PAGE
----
Cruce Tectum

Cruce tectum, hidden under the cross, a blog for Epiphany Lutheran Church, Dorr, Michigan

Location: Moscow, Idaho

Sunday, April 03, 2016

Second Sunday of Easter

Second Sunday of Easter (C)

April 3, 2016
Text: Rev. 1:4-18; John 20:19-31

He is risen!  He is risen, indeed!  Alleluia!
            The risen Lord Jesus Christ stands in the midst of His Church, and He holds the pastors of His Church in His nail pierced right hand.  That is the point of our reading from Revelation.  Our Second Reading throughout the Easter season will be from the Revelation of our Lord Jesus Christ given to St. John, and that will be the focus of our meditations, particularly as these readings relate to the Holy Gospel appointed for the day.  Because the Book of Revelation belongs to the genre of apocalyptic literature, the imagery can be confusing and even scary, and unfortunately has been widely misinterpreted and exploited by false teachers.  And as a result, we lose out on this very important comfort our Lord gives to us as we live in these last days.  This is tragic, and it need not be.  The Jesus of Revelation is not a different Jesus than the Savior we know and love from the Gospels.  And He has not given us the Book of Revelation to scare us or confuse us.  He has given it for our consolation and the strengthening of our faith.
            And so, just a brief explanation of some of the imagery and symbolism from our reading. Note how John begins in the Name of the Father, and of the Son, and of the Holy Spirit.  Well, not in those words, exactly.  He does it in reverse order.  We receive grace and peace from the Seven Spirits, or perhaps better translated, the Seven-fold Spirit, an allusion to Isaiah 7:2: “And the Spirit of the Lord shall rest upon him, the Spirit of wisdom and understanding, the Spirit of counsel and might, the Spirit of knowledge and the fear of the Lord” (ESV).  And from Jesus Christ, our Prophet (the faithful witness), priest (the Sacrifice who has been raised from the dead), and King (the ruler of the kings on earth), who makes us a Kingdom and Priests to His God and Father.  Holy Spirit, Son, and Father.  That is how John begins.  And now our eyes are focused on Jesus, the Savior.  That is why this Revelation is given.  That we look to Jesus, and Jesus only, in these gray and latter days.  He is the Alpha and the Omega, the first and last letters of the Greek alphabet.  We would say, “The A and the Z,” “who is and who was and who is to come, the Almighty” (Rev. 1:8).  This man, Jesus, is the eternal and almighty God, the very Son of the Father, who was in the beginning with God and who is God, and who is coming again to judge the living and the dead.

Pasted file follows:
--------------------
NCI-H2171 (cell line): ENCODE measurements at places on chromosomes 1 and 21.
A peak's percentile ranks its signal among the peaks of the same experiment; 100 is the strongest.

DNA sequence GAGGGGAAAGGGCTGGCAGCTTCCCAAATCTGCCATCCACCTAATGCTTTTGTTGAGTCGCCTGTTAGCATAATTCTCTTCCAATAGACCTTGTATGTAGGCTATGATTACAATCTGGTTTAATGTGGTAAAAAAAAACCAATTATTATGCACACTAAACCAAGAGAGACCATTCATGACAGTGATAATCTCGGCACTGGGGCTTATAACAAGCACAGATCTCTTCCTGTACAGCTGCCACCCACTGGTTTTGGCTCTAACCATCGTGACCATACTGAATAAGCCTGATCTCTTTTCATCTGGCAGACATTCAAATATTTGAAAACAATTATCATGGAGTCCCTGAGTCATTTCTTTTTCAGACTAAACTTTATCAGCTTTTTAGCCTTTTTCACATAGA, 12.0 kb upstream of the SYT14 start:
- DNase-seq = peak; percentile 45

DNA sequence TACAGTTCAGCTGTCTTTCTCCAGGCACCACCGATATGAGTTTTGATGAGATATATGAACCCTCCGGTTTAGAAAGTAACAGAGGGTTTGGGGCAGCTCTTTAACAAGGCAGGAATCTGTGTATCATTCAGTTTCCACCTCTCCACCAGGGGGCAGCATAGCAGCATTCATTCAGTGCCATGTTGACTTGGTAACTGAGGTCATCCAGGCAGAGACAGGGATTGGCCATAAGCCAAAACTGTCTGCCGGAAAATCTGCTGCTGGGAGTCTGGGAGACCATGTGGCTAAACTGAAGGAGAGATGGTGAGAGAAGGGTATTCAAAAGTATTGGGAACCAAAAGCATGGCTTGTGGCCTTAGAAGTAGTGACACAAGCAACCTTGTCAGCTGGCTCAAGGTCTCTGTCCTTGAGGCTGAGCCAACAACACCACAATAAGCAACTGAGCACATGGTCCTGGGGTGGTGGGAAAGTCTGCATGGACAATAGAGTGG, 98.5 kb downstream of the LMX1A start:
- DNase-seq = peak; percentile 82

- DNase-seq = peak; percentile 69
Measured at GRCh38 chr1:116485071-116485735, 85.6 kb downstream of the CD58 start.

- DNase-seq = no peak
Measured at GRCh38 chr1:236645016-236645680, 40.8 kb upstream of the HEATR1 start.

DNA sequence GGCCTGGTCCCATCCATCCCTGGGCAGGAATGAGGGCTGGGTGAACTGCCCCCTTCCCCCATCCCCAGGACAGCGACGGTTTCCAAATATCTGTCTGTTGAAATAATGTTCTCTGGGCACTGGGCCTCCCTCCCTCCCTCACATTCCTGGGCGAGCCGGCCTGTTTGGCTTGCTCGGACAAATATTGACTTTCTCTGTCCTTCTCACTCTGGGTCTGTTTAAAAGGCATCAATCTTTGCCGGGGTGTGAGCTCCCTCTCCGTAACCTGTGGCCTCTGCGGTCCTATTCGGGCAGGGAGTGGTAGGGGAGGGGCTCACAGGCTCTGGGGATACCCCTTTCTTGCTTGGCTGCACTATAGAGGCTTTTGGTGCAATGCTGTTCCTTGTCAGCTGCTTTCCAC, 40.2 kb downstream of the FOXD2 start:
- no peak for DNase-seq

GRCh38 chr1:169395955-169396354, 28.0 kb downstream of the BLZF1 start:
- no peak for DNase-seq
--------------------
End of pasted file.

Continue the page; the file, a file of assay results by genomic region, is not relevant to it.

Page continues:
Now, St. John has this vision as he is in exile on the island of Patmos.  Tradition says that John was the only Apostle who did not die a martyr’s death.  Instead, he lived a martyr’s life.  And he receives this Revelation when he is “in the Spirit on the Lord’s Day” (v. 10).  That is to say, he is at worship.  He is at the Divine Service on Sunday, the Lord’s Day, the Day Jesus rose from the dead, just like us this morning.  And he is told to write to the seven churches in Asia minor, modern day Turkey, of which tradition tells us he is the Bishop.  And what does he see?  Jesus is in the midst of the seven lampstands, which are the seven churches.  He is clothed with a royal golden sash, because He rules and He has won the victory over His enemies.  His hair is white, the color of holiness, and reminding us that He is eternal.  His eyes are like fire, because they see all things.  They see past the fake veneer of holiness and goodness we construct over our lives.  They see past all the things we think are obstacles to our Lord’s vision.  And when Jesus looks upon us, He purifies us.  His Law burns us and kills our old Adam.  His Gospel brings us new life, so that a new creation emerges and arises, like a phoenix rising from the flames.  His feet are like burnished bronze.  They shine, they are pure, they are immovable.  And His voice is like that of many waters.  Majestic.  Loud.  You can’t miss it.  And I wonder if there is an allusion here to the many preachers who are speaking for Him all over the world and across the generations.  These pastors, the seven stars, are in His right hand, and they speak what comes from His mouth, the sharp two-edged sword, the Law and the Gospel, the Word that kills and makes alive: “For the word of God is living and active, sharper than any two-edged sword, piercing to the division of soul and of spirit, of joints and of marrow, and discerning the thoughts and intentions of the heart” (Heb. 4:12).  And John is in His right hand, too.  Jesus lays His right hand on John (Rev. 1:17), and what does He say there, in the midst of His Church, with the pastors in His hand?  He says, “Fear not” (v. 17).  In spite of all that is happening to the Church: the persecution from without, the fighting within, the unfaithfulness of some, and your own sins… Fear not.  In spite of all that is happening in the world: earthquakes and famines, wars and rumors of wars, natural catastrophes and nuclear armed terrorists… Fear not.  In spite of what goes on in your body and life: exile on Patmos, a martyr’s death, cancer, betrayal.  Fear no more.  For “I am the first and the last, and the living one.  I died, and behold I am alive forevermore, and I have the keys of Death and Hades” (vv. 17-18; emphasis added).  You don’t need to fear, because Jesus died for you, and Jesus Christ is risen from the dead.  He lives.  He reigns.  And He has rescued you from death and hell.  You have eternal life.